Drones in Agriculture, Then and Now: The Evolution of UAV Technology on the Farm and in the Field
This is a writing sample from Scripted writer Allison Vrbova
Here at DroneDeploy, we usually consider ourselves future-focused, but today we're dialing the clock back a few years. It's 2013. "Selfie" is the newest word in the Oxford dictionary, the pope just signed onto Twitter for the first time, and DroneDeploy is a newly launched startup. For the most part, the general public's knowledge of commercial drones begins and ends with Jeff Bezos' dreams of UAV-powered package delivery. As for drones in agriculture? At this point, most farmers would say it's a nonstarter. But all of that is about to change.
Fast forward to August 2017. Today, agriculture is one of the fastest growing markets for the commercial drone industry. Thousands of DroneDeploy users create ag-focused drone maps and models on a regular basis. In just under five years, drones have gone from a toy for gadget junkies to an essential tool in any ag professional's toolbox. So how did we get here? And what can we expect from drones in agriculture over the next five years?
The Early Days of Drones in Agriculture: High Price Tags and Low Usability
The early challenges of drones in agriculture can be boiled down to two things: cost and usability. For starters, five years ago a fixed wing drone with a high-definition camera, capable of flying mid-range distances, cost between $10–30K. For all but a handful of major agronomist companies and co-ops, this was a tough price tag to stomach, especially for a technology that had done little to prove its worth to the average farmer.
But aside from the obvious cost barriers, why hadn't drone technology proven its worth to the agriculture industry back in 2013? For starters, user-friendly mapping solutions like DroneDeploy weren't yet on the market, so a farmer had to possess a good deal of technical knowledge just to stitch a map of his fields. All of this had to be done locally — requiring a powerful desktop PC — and it took upwards of two days just to process a map. When you're talking about a disease that's killing your crops, two days might as well be a lifetime.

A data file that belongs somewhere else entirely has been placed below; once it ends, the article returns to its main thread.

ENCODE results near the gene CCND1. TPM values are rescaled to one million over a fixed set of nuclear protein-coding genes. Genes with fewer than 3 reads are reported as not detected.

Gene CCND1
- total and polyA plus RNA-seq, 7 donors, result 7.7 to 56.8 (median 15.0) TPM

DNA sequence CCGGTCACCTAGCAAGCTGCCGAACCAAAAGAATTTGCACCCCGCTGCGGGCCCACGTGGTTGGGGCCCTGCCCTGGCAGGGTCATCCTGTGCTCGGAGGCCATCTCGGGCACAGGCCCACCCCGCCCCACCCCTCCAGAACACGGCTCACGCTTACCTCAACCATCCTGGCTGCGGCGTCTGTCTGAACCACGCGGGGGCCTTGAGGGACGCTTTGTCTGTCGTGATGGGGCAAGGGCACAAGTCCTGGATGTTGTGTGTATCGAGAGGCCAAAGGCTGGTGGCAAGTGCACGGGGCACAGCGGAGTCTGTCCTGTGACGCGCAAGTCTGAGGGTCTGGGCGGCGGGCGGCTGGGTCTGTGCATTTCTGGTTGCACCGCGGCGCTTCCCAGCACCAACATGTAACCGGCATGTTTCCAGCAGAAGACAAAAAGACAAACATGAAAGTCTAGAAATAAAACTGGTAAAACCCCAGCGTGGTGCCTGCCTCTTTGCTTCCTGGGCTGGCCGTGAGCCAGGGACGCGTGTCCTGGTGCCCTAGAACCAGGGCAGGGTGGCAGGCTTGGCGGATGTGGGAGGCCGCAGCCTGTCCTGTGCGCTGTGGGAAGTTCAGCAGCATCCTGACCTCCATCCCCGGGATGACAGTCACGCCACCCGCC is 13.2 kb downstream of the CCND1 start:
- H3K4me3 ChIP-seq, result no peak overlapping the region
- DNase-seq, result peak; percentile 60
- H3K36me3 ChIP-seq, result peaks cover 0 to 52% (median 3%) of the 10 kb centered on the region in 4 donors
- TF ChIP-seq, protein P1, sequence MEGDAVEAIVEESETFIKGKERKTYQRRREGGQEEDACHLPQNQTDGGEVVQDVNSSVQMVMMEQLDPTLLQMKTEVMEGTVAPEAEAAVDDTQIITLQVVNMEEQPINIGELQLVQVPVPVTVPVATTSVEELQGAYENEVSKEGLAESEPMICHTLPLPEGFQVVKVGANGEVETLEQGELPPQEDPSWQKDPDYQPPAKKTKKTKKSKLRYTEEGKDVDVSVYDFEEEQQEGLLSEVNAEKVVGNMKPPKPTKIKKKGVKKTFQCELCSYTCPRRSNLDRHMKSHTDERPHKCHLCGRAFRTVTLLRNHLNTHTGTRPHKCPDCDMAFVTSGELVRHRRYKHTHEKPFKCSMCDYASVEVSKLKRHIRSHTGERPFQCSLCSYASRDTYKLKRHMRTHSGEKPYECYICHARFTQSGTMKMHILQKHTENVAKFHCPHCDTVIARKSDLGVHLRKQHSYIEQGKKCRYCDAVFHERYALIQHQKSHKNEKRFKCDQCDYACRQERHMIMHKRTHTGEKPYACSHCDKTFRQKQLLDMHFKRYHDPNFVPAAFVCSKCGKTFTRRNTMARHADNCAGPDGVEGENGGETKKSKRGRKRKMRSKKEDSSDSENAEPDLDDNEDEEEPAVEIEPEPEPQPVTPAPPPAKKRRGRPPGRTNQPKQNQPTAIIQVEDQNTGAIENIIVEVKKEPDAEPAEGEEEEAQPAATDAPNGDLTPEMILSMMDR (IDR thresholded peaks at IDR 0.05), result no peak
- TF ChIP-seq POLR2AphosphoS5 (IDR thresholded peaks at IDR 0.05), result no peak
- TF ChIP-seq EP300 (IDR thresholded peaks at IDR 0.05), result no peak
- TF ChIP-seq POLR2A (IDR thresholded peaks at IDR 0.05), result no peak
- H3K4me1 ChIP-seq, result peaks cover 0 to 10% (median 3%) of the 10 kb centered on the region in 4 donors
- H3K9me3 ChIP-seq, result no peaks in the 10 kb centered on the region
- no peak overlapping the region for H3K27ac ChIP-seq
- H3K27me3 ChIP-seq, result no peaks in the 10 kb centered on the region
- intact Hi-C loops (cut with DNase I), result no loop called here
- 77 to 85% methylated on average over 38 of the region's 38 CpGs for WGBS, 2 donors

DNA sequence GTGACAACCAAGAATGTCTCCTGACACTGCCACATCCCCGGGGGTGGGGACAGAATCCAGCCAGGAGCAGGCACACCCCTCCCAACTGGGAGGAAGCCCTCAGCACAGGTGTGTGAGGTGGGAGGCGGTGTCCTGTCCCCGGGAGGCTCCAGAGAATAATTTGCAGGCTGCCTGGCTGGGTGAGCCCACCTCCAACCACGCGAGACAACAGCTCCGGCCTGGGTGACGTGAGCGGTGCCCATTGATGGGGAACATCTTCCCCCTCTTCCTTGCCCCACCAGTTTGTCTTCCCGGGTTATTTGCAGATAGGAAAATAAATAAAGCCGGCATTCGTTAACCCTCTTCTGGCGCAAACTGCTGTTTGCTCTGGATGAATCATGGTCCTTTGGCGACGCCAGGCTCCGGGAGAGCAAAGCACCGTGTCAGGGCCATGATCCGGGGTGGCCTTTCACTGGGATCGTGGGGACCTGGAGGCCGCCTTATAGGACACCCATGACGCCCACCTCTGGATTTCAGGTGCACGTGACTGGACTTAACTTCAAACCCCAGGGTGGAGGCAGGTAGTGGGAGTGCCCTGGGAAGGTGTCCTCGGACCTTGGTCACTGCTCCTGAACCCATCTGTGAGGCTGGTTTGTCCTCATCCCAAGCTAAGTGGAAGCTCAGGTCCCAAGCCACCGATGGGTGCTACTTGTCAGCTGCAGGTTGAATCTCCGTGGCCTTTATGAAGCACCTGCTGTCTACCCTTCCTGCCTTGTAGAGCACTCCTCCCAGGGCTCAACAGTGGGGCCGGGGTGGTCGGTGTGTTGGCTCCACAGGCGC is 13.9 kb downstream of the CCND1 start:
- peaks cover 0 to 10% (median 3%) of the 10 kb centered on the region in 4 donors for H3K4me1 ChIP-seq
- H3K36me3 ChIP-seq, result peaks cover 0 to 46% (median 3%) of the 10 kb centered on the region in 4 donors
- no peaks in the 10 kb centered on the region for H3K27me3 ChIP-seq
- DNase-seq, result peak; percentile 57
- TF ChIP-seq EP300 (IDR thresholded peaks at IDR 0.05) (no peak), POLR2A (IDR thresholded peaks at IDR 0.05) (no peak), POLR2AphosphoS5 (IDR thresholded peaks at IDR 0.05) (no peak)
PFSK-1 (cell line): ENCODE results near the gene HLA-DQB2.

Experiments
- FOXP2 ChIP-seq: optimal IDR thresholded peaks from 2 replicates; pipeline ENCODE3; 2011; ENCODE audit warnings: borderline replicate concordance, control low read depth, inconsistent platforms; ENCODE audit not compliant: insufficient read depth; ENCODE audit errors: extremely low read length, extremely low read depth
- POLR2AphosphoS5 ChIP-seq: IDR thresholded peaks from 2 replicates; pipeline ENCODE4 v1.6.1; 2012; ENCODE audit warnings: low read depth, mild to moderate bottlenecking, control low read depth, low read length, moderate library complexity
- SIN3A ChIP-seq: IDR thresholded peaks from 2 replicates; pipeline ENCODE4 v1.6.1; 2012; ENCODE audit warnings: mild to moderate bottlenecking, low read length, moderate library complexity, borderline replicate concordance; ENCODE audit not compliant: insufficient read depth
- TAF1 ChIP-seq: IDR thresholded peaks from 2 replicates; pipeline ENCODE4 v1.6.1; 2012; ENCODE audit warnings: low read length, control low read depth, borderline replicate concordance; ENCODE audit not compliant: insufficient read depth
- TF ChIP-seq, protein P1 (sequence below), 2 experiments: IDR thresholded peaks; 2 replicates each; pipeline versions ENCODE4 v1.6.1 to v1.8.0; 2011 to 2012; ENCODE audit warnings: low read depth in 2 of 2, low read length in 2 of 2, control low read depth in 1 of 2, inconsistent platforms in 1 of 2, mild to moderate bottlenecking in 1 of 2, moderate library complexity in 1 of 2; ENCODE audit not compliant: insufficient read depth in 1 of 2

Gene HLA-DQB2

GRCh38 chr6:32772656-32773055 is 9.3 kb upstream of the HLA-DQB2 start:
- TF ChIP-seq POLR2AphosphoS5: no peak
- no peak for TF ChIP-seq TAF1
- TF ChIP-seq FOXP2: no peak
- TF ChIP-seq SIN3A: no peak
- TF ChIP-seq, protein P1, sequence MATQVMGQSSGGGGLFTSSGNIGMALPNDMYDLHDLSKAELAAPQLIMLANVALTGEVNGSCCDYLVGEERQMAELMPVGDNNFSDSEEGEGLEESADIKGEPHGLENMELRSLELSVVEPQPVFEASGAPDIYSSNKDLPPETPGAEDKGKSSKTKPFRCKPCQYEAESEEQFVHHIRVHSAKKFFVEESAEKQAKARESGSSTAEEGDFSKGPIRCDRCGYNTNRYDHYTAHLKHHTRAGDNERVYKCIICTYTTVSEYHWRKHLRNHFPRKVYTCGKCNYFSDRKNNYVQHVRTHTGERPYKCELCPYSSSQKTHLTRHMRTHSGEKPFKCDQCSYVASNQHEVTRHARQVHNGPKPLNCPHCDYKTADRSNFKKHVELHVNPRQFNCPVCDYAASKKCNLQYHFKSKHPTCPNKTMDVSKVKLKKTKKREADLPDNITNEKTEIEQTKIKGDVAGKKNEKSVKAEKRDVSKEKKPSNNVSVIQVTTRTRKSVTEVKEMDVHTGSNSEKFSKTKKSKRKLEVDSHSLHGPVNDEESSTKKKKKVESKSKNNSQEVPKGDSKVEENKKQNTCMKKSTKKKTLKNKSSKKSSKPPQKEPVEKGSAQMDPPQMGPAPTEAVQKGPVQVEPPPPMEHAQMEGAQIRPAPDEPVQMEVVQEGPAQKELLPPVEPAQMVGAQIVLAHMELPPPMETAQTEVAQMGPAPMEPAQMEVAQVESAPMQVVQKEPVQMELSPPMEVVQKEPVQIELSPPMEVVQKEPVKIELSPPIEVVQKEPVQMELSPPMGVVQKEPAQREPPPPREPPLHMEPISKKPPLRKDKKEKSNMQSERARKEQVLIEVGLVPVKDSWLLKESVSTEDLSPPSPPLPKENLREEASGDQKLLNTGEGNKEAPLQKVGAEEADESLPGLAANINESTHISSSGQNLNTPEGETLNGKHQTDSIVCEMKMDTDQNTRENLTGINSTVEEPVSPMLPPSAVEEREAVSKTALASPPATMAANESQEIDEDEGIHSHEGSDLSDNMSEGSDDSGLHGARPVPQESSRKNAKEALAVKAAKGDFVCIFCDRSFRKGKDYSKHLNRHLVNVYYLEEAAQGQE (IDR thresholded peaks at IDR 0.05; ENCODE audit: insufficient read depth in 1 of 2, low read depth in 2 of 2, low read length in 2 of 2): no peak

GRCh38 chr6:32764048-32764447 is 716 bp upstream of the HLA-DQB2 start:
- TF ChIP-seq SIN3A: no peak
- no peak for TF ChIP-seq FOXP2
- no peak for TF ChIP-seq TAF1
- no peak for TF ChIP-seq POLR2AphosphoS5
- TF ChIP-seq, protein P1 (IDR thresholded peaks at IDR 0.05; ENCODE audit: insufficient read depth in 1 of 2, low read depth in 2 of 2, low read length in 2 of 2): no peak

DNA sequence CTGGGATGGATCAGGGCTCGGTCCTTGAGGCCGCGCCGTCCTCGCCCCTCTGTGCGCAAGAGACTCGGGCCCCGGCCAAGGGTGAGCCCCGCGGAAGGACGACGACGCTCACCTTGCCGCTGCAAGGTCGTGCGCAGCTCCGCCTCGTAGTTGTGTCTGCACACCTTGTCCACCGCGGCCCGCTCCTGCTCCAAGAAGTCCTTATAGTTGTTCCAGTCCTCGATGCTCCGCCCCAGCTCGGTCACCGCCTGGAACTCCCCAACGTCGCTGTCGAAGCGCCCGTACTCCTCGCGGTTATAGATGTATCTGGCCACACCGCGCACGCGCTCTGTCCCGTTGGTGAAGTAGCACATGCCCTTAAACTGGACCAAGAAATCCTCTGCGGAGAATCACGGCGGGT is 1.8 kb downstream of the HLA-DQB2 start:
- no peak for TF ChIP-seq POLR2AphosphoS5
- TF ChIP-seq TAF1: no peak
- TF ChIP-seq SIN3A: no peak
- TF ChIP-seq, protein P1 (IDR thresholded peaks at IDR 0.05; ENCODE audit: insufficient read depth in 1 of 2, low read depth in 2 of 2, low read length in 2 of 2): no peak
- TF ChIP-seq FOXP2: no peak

For those persistent few who pushed through to create drone maps of their fields, the resulting data was not as useful as people initially hoped it would be — growers had been promised big things. To be fair, this wasn't for lack of trying on the part of the commercial drone industry. But for all intents and purposes, drone technology was in its infancy.
Five years ago, high-resolution sensors like Tetracam were already available and capable of capturing quality data. But the industry was just beginning to figure out what to do with all of that data. In short, the UAV industry needed to figure out how to take a 160-acre map of a cornfield and make it useful for a farmer standing at the edge of that field and worried about the upcoming harvest.
Drones Today: Cloud Computing and Advanced Analytics Bring Real Value to Growers and Agronomists